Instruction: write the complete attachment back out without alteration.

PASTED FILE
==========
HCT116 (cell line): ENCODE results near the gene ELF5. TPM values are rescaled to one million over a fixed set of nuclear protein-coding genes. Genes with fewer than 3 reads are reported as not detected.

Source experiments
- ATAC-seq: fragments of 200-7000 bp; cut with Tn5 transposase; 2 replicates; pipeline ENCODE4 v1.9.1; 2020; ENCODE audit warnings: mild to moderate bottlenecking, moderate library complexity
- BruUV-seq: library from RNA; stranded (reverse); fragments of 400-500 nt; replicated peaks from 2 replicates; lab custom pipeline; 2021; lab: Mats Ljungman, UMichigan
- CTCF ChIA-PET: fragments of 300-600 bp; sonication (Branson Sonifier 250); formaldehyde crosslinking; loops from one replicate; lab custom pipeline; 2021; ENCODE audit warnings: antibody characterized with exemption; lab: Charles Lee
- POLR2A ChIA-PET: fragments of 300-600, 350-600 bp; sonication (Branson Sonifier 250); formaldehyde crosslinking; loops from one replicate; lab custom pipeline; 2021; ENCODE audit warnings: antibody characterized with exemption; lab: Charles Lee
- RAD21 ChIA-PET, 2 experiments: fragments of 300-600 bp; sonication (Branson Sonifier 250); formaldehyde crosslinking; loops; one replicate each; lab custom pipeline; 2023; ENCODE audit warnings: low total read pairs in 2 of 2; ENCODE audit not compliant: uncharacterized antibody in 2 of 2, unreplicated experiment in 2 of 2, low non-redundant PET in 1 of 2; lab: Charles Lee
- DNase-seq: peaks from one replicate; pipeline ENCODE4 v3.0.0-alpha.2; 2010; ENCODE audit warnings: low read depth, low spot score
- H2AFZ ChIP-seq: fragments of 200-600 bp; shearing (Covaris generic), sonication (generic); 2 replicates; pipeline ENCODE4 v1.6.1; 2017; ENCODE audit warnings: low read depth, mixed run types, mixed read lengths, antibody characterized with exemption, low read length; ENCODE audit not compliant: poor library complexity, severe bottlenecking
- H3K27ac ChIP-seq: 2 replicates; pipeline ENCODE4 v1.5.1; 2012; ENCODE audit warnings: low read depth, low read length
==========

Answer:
HCT116 (cell line): ENCODE results near the gene ELF5. TPM values are rescaled to one million over a fixed set of nuclear protein-coding genes. Genes with fewer than 3 reads are reported as not detected.

Source experiments
- ATAC-seq: fragments of 200-7000 bp; cut with Tn5 transposase; 2 replicates; pipeline ENCODE4 v1.9.1; 2020; ENCODE audit warnings: mild to moderate bottlenecking, moderate library complexity
- BruUV-seq: library from RNA; stranded (reverse); fragments of 400-500 nt; replicated peaks from 2 replicates; lab custom pipeline; 2021; lab: Mats Ljungman, UMichigan
- CTCF ChIA-PET: fragments of 300-600 bp; sonication (Branson Sonifier 250); formaldehyde crosslinking; loops from one replicate; lab custom pipeline; 2021; ENCODE audit warnings: antibody characterized with exemption; lab: Charles Lee
- POLR2A ChIA-PET: fragments of 300-600, 350-600 bp; sonication (Branson Sonifier 250); formaldehyde crosslinking; loops from one replicate; lab custom pipeline; 2021; ENCODE audit warnings: antibody characterized with exemption; lab: Charles Lee
- RAD21 ChIA-PET, 2 experiments: fragments of 300-600 bp; sonication (Branson Sonifier 250); formaldehyde crosslinking; loops; one replicate each; lab custom pipeline; 2023; ENCODE audit warnings: low total read pairs in 2 of 2; ENCODE audit not compliant: uncharacterized antibody in 2 of 2, unreplicated experiment in 2 of 2, low non-redundant PET in 1 of 2; lab: Charles Lee
- DNase-seq: peaks from one replicate; pipeline ENCODE4 v3.0.0-alpha.2; 2010; ENCODE audit warnings: low read depth, low spot score
- H2AFZ ChIP-seq: fragments of 200-600 bp; shearing (Covaris generic), sonication (generic); 2 replicates; pipeline ENCODE4 v1.6.1; 2017; ENCODE audit warnings: low read depth, mixed run types, mixed read lengths, antibody characterized with exemption, low read length; ENCODE audit not compliant: poor library complexity, severe bottlenecking
- H3K27ac ChIP-seq: 2 replicates; pipeline ENCODE4 v1.5.1; 2012; ENCODE audit warnings: low read depth, low read length